How close are we to a cashless society?


While we haven’t quite eliminated cash as a payment method entirely, the data suggests we’re well on the way. According to the latest Gallup research, about 13% of Americans say they use cash for “most” or “all” of their purchases. That figure was 28% five years ago. The number of people relying on cash is shrinking, and the number of non-cash payment options is growing fast. You can now pay via your card, your phone, your watch – some people have even inserted payment microchips into their skin.

So how close are we to a cashless society, and what are the impacts - besides an existential threat to the leather wallet industry? Is the death of cash inevitable? And what are some of the dangers and risks involved in moving away from physical money?

What is a cashless society?

Pretty much what you’d expect: a society where money moves around via digital payments, either through cards, phones, wearables or other devices. In theory, if these technologies become safe, accessible and affordable enough, they could replace cash all together.

How close are we to a cashless society? Well, the trend has certainly been growing since COVID, with Fintech companies working on payment apps like PayPal, Zelle and Venmo, digital wallets, cryptocurrencies, and smoother online banking. Even the Bank of England has been exploring the notion of a ‘digital pound’. Most modern countries, including America and Australia, have noticed a sharp decline in physical cash usage over the last few years.

What are the benefits of a cashless society?

Some of the benefits are obvious right off the bat. By not needing to withdraw and carry around cash, we can save on time and boost convenience. Stores wouldn’t have to worry about handling money and keeping change. Without physical money to steal, street crime may also decline – and the preliminary research does seem to back this up.

Think of the global time saved in currency conversions, cash handling, safe deposits, security services, depositing and transacting, not to mention literally making and minting the money: all those minutes add up to a significant productivity boost. And with a digital paper trail, it’s also easier to follow money from place to place, which cuts down on potential money laundering.

The dangers of a cashless society

All of this sounds pretty great. So why haven’t we collectively embraced cashless-ness and moved to a full digital payment model? Well, there are a few reasons. For one, although removing cash seems to reduce some crime (theft, burglary, assault etc.) it opens risks to new crime, like hacking and digital fraud. We saw this during COVID, when digital phishing schemes and ransomware attacks mushroomed and exploded exponentially.

The dangers of a cashless society stem from the fact that digital transactions are also less private. They create customer and transaction data, which then needs to be securely stored and monitored. Technology outages also suddenly become much more serious: it’s not ideal to hang the world’s entire financial ecosystem on the stability of certain networks. Glitches, outages, user mistakes, interference: they could all seriously cripple our ability to manage transactions.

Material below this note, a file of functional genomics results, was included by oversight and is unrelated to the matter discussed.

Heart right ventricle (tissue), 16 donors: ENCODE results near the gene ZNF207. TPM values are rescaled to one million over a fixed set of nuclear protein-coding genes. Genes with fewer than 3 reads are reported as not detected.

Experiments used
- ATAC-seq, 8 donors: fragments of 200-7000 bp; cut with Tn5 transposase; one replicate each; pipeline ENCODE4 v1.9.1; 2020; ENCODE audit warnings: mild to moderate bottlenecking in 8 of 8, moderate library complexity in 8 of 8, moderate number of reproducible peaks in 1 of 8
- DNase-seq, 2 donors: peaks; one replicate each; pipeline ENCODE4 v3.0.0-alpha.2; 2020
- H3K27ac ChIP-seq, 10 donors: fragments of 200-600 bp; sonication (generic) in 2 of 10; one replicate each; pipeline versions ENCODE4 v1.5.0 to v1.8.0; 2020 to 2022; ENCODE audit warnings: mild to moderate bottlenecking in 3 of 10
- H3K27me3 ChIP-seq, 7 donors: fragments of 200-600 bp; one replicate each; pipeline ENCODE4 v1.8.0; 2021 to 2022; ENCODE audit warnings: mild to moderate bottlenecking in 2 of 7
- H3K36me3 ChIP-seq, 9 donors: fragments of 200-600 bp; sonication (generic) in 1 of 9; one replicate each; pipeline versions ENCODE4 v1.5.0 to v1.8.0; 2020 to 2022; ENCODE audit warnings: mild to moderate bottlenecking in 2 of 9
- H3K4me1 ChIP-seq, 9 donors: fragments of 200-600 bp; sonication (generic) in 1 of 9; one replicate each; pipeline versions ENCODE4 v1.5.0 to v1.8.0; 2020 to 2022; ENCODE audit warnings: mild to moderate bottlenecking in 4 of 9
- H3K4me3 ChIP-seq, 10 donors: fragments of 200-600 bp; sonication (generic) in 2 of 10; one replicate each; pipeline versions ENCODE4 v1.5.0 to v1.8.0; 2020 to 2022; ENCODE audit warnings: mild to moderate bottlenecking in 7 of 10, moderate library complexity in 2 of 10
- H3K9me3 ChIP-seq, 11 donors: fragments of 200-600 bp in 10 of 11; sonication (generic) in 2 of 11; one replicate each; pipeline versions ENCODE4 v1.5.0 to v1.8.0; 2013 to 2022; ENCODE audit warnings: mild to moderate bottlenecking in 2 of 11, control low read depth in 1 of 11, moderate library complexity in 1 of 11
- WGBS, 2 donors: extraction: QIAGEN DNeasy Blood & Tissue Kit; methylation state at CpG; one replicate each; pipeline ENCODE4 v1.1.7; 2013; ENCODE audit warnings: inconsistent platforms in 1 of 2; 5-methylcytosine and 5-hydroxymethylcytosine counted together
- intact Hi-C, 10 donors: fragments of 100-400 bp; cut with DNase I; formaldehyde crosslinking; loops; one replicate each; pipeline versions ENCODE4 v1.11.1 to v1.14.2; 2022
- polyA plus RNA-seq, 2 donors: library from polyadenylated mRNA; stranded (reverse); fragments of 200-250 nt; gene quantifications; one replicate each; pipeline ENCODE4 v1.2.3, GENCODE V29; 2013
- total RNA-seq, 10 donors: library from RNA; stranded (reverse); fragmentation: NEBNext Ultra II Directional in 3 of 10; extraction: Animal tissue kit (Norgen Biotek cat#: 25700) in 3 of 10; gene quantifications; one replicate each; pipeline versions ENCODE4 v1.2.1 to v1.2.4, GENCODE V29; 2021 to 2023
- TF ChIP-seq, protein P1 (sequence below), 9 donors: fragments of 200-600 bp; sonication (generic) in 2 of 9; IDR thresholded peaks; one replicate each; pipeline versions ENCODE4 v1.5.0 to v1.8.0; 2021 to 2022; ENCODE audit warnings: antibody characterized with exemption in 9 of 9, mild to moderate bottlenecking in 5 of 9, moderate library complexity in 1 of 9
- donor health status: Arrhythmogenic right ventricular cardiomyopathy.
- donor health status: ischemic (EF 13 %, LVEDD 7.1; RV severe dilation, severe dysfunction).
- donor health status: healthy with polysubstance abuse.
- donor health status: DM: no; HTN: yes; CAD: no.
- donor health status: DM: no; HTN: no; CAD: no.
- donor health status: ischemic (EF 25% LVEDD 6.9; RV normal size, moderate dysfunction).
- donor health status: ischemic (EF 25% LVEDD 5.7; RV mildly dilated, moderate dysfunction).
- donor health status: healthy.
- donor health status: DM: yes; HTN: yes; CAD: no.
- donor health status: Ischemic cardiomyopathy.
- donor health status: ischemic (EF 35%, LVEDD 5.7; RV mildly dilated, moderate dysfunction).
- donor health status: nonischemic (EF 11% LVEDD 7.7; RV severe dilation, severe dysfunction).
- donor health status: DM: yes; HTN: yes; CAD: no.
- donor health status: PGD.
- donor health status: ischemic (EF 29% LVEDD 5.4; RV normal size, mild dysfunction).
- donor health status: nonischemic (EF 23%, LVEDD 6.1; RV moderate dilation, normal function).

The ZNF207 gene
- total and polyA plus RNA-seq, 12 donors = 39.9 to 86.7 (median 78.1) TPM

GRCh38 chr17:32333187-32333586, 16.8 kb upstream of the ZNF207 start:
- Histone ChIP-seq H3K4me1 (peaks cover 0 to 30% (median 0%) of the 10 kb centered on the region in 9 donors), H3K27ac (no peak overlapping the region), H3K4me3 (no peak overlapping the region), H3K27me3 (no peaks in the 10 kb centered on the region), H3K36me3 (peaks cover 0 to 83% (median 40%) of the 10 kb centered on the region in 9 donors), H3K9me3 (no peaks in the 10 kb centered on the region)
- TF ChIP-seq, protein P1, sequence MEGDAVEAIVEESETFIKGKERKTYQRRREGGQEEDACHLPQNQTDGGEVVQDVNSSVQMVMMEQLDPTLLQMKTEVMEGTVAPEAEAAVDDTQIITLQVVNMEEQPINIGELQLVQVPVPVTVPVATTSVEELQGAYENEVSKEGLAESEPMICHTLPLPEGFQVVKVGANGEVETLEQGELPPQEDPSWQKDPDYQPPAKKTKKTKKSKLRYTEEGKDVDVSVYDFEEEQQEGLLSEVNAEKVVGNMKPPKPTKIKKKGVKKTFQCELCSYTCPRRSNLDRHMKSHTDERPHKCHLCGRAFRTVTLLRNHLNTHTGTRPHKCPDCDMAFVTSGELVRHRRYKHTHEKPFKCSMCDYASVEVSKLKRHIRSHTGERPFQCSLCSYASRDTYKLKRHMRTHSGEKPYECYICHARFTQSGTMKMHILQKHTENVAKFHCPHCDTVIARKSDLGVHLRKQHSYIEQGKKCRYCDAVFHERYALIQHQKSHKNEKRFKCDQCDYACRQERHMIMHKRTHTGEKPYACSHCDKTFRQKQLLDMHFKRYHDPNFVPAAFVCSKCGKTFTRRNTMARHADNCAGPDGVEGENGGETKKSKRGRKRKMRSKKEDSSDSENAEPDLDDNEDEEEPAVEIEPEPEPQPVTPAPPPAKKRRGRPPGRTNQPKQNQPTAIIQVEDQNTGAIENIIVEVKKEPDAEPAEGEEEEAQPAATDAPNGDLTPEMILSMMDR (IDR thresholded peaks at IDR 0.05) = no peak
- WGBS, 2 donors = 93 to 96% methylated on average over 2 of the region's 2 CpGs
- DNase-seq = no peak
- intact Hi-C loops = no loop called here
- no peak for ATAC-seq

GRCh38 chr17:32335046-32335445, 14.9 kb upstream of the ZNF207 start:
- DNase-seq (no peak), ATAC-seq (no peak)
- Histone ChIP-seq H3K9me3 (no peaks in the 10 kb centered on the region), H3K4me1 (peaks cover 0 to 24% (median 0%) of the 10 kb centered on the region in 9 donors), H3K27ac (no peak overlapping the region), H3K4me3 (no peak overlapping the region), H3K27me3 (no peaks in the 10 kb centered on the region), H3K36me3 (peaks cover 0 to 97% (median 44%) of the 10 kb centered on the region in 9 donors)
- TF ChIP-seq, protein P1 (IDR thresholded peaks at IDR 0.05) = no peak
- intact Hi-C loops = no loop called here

This leads to one of the big problems many have theorized with an entirely cashless society: inequality. As you might expect, losing cash doesn’t hurt those with money. It’s the poor and developing nations, the homeless, the vulnerable and the destitute, that would be left behind. Consider this: in 2021, about 71% of adults in developing countries had bank accounts. Which sounds good, except it means roughly 30% of people still need to access vital financial services, which they can’t do in a cashless world. In the UK, about 4% of the population lacks access to banking services, getting by mostly on physical money as their primary payment method.

This translates into millions and millions of people, in countries all over the world, who are simply not equipped to transition away from cash.

Can a cashless society work?

None of these issues are necessarily nails in the coffin of a cashless society. They’re just things that need to be weighed, considered, legislated and planned for.

To look to the future, we really need to look at Scandinavian countries like Sweden, which in the late 2010s quickly became the so-called ‘poster child’ for a cashless society. Sweden only has about 32 ATMS per 100,000 people, and ranks as one of the top European countries using mobile payments. With its flagship financial inclusion program, Pradhan Mantri Jan Dhan Yojana (PMJDY), India is another great example of progressive digital policy.

In some ways, zero cash requires a cultural shift. Just across the Baltic Sea from Sweden, in Germany for example, nearly 60% of purchases are still made with cash. This is largely to do with privacy concerns and a staunchly Germanic mistrust of Fintech in general. Things like that don’t change overnight – they’re generational challenges.

Will the world eventually be cashless? The data suggests yes. But there are still many, many issues we need to untangle before we reach that point. How can we make sure cashless payments are safe? How can we make them more private? And how can we ensure that no-one, no matter what’s in their wallet, gets left behind?